Dozens of pupils have started a computer science course at a Sheffield school following a £1.1million investment from a tech firm boss.
WANdisco chief executive David Richards has donated the money through The David and Jane Richards Family Foundation to launch its first computer science course for state school pupils.
It comes amid a shortage of skills in the sector and at a time when schools are calling for fairer funding from the Government.
Around 50 year nine students at Tapton School, in Crosspool, have started the course and will focus on data science to give young people the ability to understand and solve real-world challenges.
David, who is a former pupil at the school, and his wife Jane launched the charity to encourage young people to fulfil their potential and inspire the next generation of UK technology entrepreneurs.
The couple believe the Government’s current emphasis on coding in the classroom is misguided.
They want to role the course out in more state schools.
Mr Richards said: “We believe the advancement of computing education, starting at Tapton School, will help young people to be creative, innovative and entrepreneurial, just the sort of skills we will need in the future.
“At a time when state education funding is under pressure and the tech sector is experiencing skills shortages, we are proud to be playing our part in helping young people to fulfil their potential and have successful and rewarding careers.
“We are excited about the launch of our new computer science course and look forward to rolling it out to other schools in the future.”
The foundation recruited Professor Chris Brady, one of the UK’s best-known business school academics, to work in conjunction with Tapton School to design the computer science course.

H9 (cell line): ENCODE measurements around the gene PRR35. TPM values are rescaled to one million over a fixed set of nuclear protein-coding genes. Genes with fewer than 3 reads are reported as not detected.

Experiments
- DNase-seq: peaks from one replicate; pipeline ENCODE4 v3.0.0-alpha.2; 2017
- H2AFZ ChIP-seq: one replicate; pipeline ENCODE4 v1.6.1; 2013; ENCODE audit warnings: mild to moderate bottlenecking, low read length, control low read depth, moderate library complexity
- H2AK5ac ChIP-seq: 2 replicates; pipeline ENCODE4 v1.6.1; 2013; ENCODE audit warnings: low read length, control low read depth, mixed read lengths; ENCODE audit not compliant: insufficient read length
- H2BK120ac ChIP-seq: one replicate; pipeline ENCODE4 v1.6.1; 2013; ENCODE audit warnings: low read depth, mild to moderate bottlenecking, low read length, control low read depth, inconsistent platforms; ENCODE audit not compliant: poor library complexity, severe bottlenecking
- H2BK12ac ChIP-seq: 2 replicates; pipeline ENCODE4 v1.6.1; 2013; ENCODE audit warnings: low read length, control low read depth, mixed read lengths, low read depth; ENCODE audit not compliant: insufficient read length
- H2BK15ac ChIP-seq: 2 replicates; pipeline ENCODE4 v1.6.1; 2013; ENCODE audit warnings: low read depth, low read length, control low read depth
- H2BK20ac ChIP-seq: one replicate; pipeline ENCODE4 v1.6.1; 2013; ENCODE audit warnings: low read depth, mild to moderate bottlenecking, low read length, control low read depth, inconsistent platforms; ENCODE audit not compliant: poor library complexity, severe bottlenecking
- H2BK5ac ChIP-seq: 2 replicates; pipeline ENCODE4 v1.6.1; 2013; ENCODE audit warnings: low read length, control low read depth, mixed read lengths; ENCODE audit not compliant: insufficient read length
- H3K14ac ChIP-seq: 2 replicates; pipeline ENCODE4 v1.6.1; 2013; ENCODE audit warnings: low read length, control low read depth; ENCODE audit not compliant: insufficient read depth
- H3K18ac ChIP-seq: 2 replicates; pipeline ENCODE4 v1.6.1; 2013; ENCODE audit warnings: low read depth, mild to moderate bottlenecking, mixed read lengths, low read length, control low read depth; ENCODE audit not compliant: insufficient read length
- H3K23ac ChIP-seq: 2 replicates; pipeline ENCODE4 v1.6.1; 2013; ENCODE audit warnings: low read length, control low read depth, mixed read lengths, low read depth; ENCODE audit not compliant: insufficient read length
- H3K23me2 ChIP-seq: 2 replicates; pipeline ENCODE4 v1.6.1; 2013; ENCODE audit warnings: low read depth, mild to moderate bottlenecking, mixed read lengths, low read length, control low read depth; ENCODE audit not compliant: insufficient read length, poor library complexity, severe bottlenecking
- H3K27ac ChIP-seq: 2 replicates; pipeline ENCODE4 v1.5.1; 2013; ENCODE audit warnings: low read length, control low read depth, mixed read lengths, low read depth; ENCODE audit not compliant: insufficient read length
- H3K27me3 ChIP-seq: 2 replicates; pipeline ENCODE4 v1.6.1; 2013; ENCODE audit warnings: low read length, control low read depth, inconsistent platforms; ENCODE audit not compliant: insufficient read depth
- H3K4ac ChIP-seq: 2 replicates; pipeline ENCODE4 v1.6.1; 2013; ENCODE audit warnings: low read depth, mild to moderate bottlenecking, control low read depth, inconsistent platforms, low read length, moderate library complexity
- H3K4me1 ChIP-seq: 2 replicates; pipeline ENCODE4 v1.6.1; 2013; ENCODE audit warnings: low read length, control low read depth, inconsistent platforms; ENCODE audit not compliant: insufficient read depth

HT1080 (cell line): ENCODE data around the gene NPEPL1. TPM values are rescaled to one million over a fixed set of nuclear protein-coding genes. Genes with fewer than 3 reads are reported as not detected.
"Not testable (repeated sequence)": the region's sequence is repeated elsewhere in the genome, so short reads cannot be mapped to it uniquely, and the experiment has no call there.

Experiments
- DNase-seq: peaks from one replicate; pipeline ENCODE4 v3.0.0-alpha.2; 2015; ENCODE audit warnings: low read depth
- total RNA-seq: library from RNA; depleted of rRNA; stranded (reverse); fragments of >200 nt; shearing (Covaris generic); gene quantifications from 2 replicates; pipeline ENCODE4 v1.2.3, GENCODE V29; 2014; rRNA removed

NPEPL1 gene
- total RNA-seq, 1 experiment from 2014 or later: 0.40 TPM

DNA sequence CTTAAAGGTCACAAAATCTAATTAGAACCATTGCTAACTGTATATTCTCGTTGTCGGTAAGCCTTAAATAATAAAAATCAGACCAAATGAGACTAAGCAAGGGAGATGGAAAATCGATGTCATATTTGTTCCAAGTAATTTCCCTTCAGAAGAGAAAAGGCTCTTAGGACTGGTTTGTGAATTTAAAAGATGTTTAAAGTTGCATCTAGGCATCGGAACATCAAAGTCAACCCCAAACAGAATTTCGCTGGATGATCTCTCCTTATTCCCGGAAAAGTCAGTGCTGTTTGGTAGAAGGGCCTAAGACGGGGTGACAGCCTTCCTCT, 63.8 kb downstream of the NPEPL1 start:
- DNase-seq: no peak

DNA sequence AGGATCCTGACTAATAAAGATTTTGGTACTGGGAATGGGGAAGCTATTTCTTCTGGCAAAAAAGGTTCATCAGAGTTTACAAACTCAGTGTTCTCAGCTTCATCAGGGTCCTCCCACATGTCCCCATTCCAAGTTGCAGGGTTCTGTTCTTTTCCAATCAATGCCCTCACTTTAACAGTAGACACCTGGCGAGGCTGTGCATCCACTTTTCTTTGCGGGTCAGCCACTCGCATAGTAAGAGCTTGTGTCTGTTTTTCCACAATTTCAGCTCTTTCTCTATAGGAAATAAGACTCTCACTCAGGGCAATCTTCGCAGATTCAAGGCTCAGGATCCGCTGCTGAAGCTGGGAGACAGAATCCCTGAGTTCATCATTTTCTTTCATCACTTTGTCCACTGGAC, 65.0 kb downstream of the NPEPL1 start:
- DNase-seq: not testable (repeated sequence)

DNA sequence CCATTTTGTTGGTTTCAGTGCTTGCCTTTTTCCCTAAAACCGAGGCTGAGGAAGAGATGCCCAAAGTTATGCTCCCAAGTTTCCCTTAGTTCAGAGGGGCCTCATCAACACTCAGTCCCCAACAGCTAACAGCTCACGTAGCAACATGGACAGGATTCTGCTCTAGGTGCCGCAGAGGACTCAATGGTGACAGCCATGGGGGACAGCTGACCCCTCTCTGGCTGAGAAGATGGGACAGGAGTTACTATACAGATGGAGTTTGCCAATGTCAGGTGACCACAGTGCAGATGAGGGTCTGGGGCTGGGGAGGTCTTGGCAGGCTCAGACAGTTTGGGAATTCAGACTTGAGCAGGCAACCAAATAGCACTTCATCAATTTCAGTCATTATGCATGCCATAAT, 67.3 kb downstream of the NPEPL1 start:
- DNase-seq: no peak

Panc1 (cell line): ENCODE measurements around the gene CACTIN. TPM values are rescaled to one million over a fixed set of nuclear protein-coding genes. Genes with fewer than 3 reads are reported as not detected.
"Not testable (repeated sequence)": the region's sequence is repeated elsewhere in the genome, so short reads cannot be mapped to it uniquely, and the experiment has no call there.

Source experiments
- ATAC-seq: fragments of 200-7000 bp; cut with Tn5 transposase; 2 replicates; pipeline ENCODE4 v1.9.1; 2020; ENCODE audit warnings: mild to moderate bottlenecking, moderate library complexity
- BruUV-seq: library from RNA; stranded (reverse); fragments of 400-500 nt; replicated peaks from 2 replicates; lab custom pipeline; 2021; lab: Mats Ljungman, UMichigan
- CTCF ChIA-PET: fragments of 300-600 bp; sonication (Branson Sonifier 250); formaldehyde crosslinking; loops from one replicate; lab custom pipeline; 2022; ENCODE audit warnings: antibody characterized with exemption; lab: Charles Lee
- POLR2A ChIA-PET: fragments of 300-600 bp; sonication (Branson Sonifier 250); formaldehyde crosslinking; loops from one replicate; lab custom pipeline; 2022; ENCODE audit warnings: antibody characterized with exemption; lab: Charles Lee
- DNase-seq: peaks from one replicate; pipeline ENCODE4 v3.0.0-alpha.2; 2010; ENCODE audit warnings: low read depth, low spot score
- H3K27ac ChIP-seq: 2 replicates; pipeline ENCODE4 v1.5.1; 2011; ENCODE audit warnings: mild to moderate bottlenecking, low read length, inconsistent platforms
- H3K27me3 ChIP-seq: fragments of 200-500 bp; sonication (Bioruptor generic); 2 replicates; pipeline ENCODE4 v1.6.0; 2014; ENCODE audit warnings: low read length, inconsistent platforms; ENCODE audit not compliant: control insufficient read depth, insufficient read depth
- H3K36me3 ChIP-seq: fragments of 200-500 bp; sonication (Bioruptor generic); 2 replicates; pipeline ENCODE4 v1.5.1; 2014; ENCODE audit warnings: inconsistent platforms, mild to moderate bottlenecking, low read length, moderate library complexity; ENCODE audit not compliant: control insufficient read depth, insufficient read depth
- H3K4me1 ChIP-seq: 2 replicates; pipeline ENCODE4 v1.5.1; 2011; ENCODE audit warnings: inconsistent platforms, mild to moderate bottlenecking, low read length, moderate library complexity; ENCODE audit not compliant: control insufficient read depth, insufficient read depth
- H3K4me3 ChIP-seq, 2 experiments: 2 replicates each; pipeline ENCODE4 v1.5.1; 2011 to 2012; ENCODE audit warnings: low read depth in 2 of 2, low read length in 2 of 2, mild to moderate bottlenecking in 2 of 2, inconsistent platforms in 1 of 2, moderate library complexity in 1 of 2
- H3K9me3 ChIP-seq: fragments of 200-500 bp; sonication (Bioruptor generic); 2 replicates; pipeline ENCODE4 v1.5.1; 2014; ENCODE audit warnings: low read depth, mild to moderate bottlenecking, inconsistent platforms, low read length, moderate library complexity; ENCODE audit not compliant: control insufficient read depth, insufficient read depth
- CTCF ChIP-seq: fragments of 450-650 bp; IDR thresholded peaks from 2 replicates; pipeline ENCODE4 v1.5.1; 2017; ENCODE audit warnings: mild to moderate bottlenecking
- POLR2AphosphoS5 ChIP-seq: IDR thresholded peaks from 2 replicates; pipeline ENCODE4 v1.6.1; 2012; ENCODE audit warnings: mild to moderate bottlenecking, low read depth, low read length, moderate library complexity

His team developed the SAM super computer, which looks at football player performance to predict Premier League results.
Mr Richards has backed The Star and Sheffield Telegraph campaign which is calling on the Government to redress the funding situation in city schools.
More than 8,000 people have signed the petition after headteachers have warned of a growing crisis in Sheffield which could see staff losing their jobs, class sizes increased and schools cutting down to opening for four-and-a-half weeks.
The Government’s new national funding formula, aimed at redistributing funding to historically underfunded areas, helps the situation a little and will lead to an overall increase in funding for Sheffield by 2020/21.
But headteachers are struggling to balance their budgets over the next few years.
When he signed the online petition, Mr Richards said: “I received a fabulous education in Sheffield in the 1970s and 80s that formed the platform for a career where we are now fortunate enough to give back to the system.
“I know first hand the chronic lack of funding in Sheffield schools - yes the pot is getting bigger but not at the same rate as pupil growth.”
To sign the petition visit www.change.org/p/fair-fund-for-sheffield-schools